DeFilippo, who had been the Eagles’ quarterbacks coach, was Cousins’ first coordinator in Minnesota and didn’t even make it out of the 2018 season. He was fired with three games remaining and replaced by Kevin Stefanski. Stefanski was promoted to the job permanently for 2019, but Zimmer hired veteran coach Gary Kubiak as an offensive advisor. Stefanski was named coach of the Browns for the 2020 season and Kubiak agreed to become the coordinator. He stepped down after last season and his son was promoted from quarterback’s coach.
If you’re keeping score, that’s two coordinators who ended up getting head coaching jobs, one who quit during the season, one who retired and one who was fired. There are two important questions here: 1) What is Zimmer’s patience level with Klint Kubiak? and 2) How much is Kubiak running the offense that he thinks Zimmer wants to see instead of doing his own thing?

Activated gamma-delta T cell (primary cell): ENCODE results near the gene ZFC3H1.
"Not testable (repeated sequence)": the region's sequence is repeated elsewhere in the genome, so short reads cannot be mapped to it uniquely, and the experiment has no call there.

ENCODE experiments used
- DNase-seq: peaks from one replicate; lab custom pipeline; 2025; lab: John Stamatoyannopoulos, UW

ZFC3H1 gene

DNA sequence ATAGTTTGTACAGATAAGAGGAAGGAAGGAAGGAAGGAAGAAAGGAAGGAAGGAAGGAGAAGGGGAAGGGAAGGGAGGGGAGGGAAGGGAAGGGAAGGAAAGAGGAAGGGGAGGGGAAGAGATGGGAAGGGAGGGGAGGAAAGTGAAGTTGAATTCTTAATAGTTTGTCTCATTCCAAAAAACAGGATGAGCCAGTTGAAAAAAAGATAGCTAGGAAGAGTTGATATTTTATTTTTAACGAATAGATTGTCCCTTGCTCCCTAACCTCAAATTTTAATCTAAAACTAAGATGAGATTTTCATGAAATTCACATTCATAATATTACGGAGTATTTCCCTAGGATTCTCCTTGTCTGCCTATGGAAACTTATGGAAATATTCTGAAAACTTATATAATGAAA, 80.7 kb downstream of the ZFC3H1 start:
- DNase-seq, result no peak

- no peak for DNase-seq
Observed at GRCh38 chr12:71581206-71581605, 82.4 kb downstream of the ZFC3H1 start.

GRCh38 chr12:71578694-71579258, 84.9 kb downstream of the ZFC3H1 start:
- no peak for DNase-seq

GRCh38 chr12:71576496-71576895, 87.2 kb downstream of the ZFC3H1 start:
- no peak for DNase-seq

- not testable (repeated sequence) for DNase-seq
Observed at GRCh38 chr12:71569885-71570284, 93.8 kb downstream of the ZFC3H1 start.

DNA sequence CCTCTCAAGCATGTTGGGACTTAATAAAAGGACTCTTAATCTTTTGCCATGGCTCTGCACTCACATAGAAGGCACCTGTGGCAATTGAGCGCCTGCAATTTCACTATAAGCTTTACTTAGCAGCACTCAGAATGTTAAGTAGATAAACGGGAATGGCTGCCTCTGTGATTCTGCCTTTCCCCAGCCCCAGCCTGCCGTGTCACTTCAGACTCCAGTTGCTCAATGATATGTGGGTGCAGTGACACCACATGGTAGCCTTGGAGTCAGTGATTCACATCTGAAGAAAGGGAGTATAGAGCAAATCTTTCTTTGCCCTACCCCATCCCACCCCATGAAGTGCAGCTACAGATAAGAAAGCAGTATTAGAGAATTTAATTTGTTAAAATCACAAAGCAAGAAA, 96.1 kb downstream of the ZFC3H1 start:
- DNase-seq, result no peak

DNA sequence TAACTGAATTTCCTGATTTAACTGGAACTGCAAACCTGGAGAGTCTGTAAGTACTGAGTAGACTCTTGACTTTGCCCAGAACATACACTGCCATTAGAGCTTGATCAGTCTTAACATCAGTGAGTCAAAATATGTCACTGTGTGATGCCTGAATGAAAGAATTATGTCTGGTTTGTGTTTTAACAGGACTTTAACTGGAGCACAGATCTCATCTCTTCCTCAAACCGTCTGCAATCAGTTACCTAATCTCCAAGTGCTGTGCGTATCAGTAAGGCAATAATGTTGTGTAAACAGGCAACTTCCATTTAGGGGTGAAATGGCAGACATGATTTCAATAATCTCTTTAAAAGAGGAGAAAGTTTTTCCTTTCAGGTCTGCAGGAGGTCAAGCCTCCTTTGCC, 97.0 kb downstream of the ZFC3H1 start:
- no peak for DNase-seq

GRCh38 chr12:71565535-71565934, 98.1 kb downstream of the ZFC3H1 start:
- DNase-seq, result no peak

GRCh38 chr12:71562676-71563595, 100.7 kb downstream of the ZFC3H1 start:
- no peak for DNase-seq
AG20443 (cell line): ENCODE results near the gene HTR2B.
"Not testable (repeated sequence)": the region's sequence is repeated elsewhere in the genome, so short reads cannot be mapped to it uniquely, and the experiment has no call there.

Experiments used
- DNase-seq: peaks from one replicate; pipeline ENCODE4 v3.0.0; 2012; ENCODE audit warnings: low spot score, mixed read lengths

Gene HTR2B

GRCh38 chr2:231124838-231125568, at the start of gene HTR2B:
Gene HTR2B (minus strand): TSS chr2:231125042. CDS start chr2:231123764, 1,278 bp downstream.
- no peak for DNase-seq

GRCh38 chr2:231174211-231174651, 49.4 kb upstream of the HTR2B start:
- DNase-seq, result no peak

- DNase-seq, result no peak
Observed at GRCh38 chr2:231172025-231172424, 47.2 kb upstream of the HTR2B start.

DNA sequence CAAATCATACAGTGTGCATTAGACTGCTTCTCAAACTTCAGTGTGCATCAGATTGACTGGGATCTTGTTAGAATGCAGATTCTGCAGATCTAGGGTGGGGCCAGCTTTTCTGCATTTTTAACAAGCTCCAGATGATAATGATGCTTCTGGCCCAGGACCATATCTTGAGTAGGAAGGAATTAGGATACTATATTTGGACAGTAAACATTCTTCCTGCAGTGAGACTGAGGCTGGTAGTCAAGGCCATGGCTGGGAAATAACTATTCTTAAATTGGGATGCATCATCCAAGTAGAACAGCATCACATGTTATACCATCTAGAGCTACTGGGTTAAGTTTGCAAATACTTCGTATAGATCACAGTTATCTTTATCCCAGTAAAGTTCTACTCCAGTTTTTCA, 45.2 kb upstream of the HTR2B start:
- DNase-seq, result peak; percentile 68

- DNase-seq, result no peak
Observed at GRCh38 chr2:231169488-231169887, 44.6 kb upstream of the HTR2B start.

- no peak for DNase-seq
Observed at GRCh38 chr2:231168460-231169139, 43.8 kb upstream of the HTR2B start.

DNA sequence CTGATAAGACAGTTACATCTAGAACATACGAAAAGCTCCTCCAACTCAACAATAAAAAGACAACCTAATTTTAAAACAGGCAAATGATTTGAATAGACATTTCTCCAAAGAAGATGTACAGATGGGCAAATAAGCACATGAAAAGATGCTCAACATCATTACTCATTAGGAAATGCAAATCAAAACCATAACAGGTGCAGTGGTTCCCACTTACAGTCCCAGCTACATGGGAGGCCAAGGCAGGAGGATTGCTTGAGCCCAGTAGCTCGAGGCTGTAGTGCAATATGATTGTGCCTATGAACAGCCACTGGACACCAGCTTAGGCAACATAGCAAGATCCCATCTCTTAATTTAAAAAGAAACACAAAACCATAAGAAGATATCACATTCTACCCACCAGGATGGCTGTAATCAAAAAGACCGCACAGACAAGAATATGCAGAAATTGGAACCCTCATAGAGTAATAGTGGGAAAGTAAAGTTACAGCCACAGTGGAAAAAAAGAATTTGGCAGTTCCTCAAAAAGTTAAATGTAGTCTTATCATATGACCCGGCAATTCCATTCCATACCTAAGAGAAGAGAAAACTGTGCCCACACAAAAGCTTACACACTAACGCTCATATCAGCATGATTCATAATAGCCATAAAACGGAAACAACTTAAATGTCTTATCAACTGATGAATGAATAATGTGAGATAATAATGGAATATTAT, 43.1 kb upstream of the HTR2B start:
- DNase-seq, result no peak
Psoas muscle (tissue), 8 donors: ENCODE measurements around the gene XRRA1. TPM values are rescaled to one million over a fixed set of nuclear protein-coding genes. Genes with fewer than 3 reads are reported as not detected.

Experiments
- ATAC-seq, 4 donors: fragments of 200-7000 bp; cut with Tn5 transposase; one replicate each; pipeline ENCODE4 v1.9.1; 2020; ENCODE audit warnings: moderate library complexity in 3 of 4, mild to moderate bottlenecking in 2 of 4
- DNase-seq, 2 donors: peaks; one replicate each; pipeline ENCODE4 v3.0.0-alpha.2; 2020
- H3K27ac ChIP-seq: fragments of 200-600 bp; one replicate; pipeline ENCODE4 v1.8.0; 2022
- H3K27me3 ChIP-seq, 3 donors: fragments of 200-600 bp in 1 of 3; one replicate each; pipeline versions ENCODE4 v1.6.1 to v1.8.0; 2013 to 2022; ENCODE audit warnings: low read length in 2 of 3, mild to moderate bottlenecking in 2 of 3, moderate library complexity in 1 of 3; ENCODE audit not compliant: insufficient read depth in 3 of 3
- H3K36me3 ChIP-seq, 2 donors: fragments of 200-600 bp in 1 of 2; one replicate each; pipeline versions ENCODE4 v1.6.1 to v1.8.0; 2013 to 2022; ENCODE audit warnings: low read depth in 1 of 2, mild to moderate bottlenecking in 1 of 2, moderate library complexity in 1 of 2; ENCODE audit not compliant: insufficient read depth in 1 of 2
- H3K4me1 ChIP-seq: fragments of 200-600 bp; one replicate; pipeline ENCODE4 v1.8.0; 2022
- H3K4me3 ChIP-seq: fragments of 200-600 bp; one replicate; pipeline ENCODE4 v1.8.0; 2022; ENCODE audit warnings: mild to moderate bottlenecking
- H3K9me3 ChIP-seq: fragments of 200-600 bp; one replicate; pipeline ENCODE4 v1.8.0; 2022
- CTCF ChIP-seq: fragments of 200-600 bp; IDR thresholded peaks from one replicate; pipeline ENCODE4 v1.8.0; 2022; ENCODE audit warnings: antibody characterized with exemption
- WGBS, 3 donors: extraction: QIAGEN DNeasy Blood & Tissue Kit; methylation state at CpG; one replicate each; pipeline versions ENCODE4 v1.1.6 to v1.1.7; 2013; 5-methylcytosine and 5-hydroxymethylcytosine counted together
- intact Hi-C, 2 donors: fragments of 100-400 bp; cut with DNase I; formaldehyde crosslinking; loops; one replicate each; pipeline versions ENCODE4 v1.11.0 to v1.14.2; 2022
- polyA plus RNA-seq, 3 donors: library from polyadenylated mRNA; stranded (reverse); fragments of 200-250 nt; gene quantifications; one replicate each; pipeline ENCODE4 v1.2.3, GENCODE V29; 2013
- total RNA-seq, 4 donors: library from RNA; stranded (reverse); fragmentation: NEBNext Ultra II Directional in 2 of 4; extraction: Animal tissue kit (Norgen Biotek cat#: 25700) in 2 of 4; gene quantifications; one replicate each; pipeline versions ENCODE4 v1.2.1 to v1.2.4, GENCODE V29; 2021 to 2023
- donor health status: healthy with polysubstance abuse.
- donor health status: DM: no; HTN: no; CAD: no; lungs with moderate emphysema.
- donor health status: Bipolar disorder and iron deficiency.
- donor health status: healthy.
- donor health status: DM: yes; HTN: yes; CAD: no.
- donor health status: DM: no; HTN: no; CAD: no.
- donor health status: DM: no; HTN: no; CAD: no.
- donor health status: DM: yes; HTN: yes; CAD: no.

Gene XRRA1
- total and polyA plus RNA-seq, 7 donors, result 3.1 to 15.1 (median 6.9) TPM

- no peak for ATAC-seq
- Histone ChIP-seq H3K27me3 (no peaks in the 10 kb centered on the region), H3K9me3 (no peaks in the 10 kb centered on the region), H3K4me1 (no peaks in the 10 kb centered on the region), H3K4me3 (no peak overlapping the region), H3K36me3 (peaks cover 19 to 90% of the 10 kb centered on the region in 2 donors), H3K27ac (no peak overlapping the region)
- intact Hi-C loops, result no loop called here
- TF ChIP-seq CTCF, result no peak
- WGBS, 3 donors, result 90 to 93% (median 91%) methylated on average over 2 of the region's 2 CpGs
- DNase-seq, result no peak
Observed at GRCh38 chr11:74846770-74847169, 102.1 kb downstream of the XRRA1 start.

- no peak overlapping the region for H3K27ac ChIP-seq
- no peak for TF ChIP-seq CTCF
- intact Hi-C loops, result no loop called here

Stefanski was 36 when he was promoted, but he also had the advantage of Gary Kubiak’s experience and ability to soften things with Zimmer, when necessary. It’s no secret that Zimmer likes his veteran assistants and he wasn’t hesitant to talk about how much he enjoyed having Gary around to talk football and run things past.
The decision of the 60-year-old Kubiak to retire and head home to his ranch has left his son with no buffer between him and the crusty coach. It also probably does not help that offensive line coach and run-game coordinator Rick Dennison was forced into working offsite as a senior offensive advisor when he refused to get the vaccine for COVID-19. Dennison, 63, had long worked with Gary Kubiak and would have been able to ease Klint’s transition into a pressure-packed job.